The Biobased and Renewable Products Advocacy Group (BRAG) helps members develop and bring to market their innovative biobased and renewable chemical products through insightful policy and regulatory advocacy. BRAG is managed by B&C® Consortia Management, L.L.C., an affiliate of Bergeson & Campbell, P.C.


 

By Lauren M. Graham, Ph.D.

On October 5, 2017, Neste, a member of the Biobased and Renewable Products Advocacy Group (BRAG®), announced the publication of its business environment outlook titled “Taking Action on Climate Change.”  The report provides an overview of key changes taking place in the energy, transport, and chemicals markets and of select drivers of such change.  The report highlights the role biofuels can play in reducing emissions from the road, aviation, and marine transport sectors.  Demand for renewable diesel is expected to double in North America, the Nordic countries, and Europe by 2021.  Additionally, renewable aviation fuels provide an important solution for an industry committed to reducing its carbon dioxide emissions despite an increasing demand for aviation fuel.
 
The report also suggests that rapidly increasing resource consumption and waste generation are the driving force behind the move towards a circular economy.  Neste expects the bioplastics market to grow by more than 40 percent by 2021, with 80 percent of the growth coming from durable biobased plastics.  To help decouple plastics from the consumption of fossil-based feedstocks, Neste is developing new business operations from bioplastics using its renewable products as the raw materials. 
 
By 2020, Neste aims to have renewable jet fuel, renewable chemicals, and biobased plastics account for 20 percent of its renewable business sales volume.


 

By Lauren M. Graham, Ph.D.

On August 25, 2017, the Bioplastics Division of the Plastics Industry Association (PLASTICS) awarded DuPont Industrial Biosciences and Archer Daniels Midland (ADM) the 2017 Innovation in Bioplastics Award.  DuPont and ADM were recognized for their development of a method to produce furan dicarboxylic methyl ester (FDME) from fructose derived from corn starch.  Compared to traditional conversion methods used to produce the biobased monomer, the new method is more sustainable and results in higher yields, lower energy, and capital expenditures.  Patrick Krieger, PLASTICS Assistant Director of Regulatory and Technical Affairs, stated that “the breakthrough process […] will make bioplastics a competitive option in more applications across various industries.”  The new FDME process is currently being used to develop polytrimethylene furandicarboxylate (PTF), a 100 percent renewable and recyclable polymer with improved gas barrier properties, which can extend shelf life and lighten the weight of products in the beverage packaging industry.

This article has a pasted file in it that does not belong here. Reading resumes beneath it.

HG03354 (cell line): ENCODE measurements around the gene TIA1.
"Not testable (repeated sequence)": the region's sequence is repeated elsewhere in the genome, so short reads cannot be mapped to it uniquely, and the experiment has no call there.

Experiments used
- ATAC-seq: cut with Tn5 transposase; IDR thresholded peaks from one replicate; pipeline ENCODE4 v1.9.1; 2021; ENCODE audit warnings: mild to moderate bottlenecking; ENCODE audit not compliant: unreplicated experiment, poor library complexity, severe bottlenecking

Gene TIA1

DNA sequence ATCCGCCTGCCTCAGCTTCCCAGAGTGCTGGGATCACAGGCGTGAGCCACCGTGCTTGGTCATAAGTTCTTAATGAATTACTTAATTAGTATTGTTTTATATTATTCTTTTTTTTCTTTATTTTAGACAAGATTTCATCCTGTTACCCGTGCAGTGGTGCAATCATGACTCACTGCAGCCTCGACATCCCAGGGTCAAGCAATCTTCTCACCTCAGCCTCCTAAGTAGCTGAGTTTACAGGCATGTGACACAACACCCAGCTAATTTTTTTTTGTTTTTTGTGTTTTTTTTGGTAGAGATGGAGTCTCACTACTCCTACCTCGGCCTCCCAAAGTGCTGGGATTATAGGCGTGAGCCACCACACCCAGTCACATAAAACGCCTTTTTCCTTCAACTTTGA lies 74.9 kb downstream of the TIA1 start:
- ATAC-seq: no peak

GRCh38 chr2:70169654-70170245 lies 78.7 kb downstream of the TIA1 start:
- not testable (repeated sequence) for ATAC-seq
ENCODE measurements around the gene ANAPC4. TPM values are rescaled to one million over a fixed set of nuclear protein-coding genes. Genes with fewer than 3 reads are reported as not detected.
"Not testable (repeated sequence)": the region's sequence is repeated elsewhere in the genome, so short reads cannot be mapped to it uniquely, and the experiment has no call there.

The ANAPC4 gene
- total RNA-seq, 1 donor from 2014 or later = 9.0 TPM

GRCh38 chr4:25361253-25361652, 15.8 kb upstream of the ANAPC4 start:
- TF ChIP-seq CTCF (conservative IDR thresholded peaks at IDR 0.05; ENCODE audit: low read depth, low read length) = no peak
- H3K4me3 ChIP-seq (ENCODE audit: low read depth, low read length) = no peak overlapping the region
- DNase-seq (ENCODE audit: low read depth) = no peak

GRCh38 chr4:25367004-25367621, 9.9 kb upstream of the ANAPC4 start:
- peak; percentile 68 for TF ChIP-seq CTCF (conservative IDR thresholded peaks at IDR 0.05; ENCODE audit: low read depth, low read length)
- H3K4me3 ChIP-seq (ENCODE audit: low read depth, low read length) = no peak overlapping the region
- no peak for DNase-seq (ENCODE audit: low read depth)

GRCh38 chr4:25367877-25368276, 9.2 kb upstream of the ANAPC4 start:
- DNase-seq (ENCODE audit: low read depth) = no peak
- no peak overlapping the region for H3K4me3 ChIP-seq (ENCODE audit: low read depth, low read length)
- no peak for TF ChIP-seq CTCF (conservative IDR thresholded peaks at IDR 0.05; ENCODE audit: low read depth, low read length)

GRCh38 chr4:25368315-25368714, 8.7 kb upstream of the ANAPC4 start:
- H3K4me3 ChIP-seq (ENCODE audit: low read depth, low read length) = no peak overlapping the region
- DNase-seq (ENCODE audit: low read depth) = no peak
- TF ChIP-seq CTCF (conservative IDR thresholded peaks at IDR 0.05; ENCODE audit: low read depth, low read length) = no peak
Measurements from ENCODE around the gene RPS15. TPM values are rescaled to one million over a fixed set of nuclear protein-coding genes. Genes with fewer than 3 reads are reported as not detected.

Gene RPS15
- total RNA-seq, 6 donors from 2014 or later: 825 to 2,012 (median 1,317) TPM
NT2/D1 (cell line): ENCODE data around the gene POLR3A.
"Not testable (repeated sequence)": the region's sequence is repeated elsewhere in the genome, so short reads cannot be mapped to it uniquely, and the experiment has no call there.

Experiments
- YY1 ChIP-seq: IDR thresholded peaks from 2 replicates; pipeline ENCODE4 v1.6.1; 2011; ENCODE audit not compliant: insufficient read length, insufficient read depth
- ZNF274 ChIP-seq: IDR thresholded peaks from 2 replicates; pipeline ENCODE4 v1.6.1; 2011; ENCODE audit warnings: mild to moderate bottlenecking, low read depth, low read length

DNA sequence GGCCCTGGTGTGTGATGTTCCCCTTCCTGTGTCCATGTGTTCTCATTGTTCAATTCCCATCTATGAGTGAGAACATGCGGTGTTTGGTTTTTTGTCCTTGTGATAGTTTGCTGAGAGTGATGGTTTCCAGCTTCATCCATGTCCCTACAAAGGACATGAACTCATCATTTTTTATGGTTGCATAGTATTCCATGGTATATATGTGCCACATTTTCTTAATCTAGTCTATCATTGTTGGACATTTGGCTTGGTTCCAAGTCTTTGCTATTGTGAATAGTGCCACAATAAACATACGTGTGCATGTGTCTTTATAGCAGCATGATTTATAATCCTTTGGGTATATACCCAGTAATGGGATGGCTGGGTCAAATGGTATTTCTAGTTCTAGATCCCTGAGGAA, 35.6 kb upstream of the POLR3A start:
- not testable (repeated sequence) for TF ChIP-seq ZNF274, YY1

On August 31, 2017, DuPont successfully merged with the Dow Chemical Company and began operating as a holding company under the name “DowDuPont™” with three divisions, specifically Agriculture, Materials Science, and Specialty Products.  DuPont’s Industrial Biosciences business is organized under the Specialty Products division.


 

On February 22, 2017, the DOE’s Office of Fossil Energy announced seven recipients of $5.9 million in funding to develop novel ways to use carbon dioxide (CO2) captured from coal-fired power plants.  The projects will focus on converting captured CO2 to useable products.  Recipients of the funding include:
 

■  The University of Kentucky Research Foundation will receive nearly $1 million to convert CO2 to bioplastics using microalgae.  In addition to developing a strategy to maximize value from the algae biomass, researchers will aim to decrease the cost of algae cultivation;
 
■  Researchers at the University of Delaware will receive $800,000 to develop a two-stage electrolyzer process for the conversion of CO2 to alcohols, such as ethanol and propanol;
 
■  The Gas Technology Institute will receive nearly $799,997 to develop a Direct E-Beam Synthesis process to produce chemicals, such as acetic acid, methanol, and CO, from CO2, and an additional $799,807 to develop a novel catalytic reactor process to convert CO2 into methane for syngas production;
 
■  TDA Research, Inc. will receive nearly $799,985 to develop a sorbent-based, thermo-catalytic process to convert CO2 into syngas; and
 
■  Southern Research will receive $799,442 to develop a process to produce light olefins, such as ethylene and propylene, from coal-fired flue gas using novel nano-engineered catalysts.

 

On April 1, 2016, The Plastics Industry Trade Association's SPI Bioplastics Division released a new report explaining and defining bioplastics. The report, Bioplastics Simplified: Attributes of Biobased and Biodegradable Products, educates consumers on the U.S. Federal Trade Commission's (FTC) Guides for the Use of Environmental Marketing Claims (Green Guides), and what this means in terms of claims that companies make about the origin and degradability of their products. The report discusses the difference between partially and fully biobased or biodegradable plastics, and discusses the environmental benefits of each type. Current industry progress and goals are also covered, from the current 30 percent bioplastic based PlantBottle™ developed by the Coca-Cola Company, to the eventual goal of a 100 percent biobased bottle.


 

On November 19, 2013, Nestlé announced that it is joining the Bioplastics Feedstocks Alliance (BFA), along with the World Wildlife Fund (WWF) and seven consumer firms, to promote the sustainable development of biomass used to make bioplastics. Other members of the BFA include: The Coca-Cola Company, Danone, Ford, H.J. Heinz Company, Nike, P&G, and Unilever. A copy of Nestlé's press release is available online.